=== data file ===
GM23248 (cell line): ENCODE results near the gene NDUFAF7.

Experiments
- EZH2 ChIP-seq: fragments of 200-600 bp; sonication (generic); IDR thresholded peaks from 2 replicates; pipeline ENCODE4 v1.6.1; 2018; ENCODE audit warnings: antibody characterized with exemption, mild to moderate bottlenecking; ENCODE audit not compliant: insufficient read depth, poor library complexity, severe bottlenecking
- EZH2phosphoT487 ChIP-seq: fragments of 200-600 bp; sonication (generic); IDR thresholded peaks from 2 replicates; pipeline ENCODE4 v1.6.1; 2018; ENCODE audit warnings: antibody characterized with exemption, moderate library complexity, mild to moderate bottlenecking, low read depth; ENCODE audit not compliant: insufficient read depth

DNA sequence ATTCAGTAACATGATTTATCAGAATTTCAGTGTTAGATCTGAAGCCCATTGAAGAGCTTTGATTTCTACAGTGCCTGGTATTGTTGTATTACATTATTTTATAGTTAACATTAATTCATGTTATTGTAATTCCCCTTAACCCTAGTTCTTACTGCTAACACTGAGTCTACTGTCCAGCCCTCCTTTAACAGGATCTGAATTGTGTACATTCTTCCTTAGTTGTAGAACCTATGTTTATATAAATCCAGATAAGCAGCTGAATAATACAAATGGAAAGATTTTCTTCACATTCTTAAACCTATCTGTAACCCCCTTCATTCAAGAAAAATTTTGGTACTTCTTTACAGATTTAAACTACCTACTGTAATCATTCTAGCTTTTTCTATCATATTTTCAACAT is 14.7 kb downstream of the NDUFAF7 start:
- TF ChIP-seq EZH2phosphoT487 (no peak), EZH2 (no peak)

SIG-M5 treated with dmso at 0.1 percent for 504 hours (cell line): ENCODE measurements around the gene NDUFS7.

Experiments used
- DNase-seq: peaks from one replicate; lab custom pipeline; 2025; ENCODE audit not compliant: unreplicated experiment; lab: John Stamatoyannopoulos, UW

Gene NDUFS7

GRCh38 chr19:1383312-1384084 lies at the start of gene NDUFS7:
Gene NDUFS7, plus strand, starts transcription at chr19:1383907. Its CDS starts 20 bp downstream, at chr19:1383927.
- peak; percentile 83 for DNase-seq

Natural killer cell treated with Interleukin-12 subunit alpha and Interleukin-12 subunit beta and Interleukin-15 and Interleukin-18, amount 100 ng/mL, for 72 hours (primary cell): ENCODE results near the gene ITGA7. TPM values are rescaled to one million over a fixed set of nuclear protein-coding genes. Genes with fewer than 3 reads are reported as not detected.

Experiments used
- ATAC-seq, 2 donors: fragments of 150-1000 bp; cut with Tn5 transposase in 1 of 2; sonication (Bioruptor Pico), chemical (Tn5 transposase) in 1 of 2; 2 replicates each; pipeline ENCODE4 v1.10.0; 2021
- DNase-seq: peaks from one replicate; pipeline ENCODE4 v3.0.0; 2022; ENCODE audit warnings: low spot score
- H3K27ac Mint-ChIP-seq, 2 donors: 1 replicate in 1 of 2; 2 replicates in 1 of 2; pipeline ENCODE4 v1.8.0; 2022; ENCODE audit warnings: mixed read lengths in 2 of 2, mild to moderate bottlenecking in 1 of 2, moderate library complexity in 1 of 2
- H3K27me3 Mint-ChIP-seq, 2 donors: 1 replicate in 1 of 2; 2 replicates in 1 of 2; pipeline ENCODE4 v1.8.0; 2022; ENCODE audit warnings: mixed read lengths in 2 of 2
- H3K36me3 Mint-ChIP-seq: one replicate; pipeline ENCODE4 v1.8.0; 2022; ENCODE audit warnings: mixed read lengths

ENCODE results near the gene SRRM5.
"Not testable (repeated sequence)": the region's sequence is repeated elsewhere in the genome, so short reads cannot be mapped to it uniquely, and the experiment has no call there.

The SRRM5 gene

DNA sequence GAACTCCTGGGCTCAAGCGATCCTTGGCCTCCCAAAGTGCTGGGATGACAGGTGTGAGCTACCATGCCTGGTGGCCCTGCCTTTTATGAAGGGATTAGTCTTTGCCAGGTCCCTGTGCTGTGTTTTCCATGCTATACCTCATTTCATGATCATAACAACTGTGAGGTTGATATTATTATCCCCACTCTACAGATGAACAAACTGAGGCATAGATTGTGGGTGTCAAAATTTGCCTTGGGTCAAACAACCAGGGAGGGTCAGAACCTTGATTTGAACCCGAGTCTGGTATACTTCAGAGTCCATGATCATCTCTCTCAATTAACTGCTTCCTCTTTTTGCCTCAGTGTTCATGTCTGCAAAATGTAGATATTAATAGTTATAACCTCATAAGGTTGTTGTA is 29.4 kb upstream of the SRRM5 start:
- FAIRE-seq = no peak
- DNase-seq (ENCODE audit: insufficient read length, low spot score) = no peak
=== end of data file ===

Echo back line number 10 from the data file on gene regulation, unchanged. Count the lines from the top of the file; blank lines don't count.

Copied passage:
Gene NDUFS7